List of Amendments Submitted to House Rules Committee, for H.R. 2997

Noon on Monday was an important deadline, for the formal submission of amendments to the draft House legislation reauthorizing FAA. A flood of amendments were submitted, very many of them related to reigning in FAA’s abusive NextGen implementation. A list of 116 amendments, with summaries, was posted, and a PDF copy is archived here. One of the most important amendments was submitted by Representative Lynch (MA), calling for a National Academy of Medicine (NAM) “…expert consensus report that sets forth current scientific knowledge relating to the various health impacts of air traffic noise and pollution.” (this amendment was marked as #50, in the center column of the list).

(click on image to view source tweet)

Cindy Christiansen deserves much of the credit for this, as she has done a great job researching and focusing on a much-needed study. Below is an excerpt from her letter to Rep. Lynch, earlier this month (view archived copy here): she lays out the NextGen impacts that FAA and airport authorities continue to ignore, and not just at Boston but across the land:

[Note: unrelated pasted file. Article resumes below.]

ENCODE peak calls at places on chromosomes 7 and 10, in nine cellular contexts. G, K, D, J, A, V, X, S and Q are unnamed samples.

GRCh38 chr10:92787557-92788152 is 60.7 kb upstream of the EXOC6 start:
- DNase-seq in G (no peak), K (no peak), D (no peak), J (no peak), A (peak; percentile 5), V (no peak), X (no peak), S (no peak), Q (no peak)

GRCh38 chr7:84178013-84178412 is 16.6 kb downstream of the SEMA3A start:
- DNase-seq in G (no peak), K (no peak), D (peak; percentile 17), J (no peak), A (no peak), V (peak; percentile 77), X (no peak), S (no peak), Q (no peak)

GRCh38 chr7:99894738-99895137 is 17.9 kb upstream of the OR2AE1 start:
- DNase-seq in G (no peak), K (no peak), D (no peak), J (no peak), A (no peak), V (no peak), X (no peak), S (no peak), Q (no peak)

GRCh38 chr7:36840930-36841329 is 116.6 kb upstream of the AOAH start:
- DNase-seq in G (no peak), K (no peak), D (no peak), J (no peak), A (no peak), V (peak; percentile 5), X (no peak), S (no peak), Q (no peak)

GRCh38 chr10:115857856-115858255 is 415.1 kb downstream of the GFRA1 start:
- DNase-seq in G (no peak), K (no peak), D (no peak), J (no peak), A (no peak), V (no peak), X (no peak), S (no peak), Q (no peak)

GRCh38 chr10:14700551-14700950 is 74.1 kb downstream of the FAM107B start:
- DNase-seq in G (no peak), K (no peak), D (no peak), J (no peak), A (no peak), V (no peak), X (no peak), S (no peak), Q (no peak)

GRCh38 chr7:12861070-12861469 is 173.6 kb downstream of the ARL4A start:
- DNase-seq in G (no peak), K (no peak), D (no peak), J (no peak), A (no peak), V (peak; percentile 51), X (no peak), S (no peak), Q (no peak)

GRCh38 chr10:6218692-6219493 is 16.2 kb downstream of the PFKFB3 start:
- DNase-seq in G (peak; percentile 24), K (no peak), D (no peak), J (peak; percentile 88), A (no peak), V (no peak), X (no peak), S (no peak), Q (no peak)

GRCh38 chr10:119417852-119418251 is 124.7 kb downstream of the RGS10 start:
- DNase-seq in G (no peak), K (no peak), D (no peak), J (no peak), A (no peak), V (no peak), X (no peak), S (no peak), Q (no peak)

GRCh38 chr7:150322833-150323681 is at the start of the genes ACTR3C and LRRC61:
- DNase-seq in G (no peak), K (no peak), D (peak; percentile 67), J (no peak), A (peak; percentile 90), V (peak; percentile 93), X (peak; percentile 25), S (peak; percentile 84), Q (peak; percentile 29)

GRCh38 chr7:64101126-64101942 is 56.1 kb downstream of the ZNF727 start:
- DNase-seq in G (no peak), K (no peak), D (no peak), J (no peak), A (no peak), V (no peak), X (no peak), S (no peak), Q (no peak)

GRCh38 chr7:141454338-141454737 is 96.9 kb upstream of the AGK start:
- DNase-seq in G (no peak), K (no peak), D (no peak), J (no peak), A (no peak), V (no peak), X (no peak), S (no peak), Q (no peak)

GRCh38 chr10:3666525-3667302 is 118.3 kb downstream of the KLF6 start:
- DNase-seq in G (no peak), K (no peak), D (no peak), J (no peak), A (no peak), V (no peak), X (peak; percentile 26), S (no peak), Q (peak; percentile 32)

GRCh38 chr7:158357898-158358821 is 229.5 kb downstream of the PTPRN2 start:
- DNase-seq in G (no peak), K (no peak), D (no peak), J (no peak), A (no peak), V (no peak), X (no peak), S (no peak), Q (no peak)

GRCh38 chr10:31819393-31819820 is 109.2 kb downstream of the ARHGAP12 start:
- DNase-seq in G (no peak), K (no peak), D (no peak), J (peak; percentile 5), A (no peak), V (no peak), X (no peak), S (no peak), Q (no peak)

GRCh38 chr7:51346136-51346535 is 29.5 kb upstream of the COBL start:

“…over the last several years, the FAA has implemented NextGen technology that replaces radar navigation with satellite-based navigation systems (GPS). Now and because of the new technology, concentrated flight paths that vary by less than a few feet vertically and laterally, increased airline operations, decreased separation, and lower altitudes have created a public health crisis in communities across the country. The new navigation system was implemented without any investigation into the human capacity to withstand the concentrated and relentless aviation noise and exposure to pollution, but the evidence is there, in the peer-reviewed literature, that there are significant detrimental effects on population health that are associated with these changes. We need a National Academy of Medicine committee of experts to synthesize the evidence and to report their consensus….”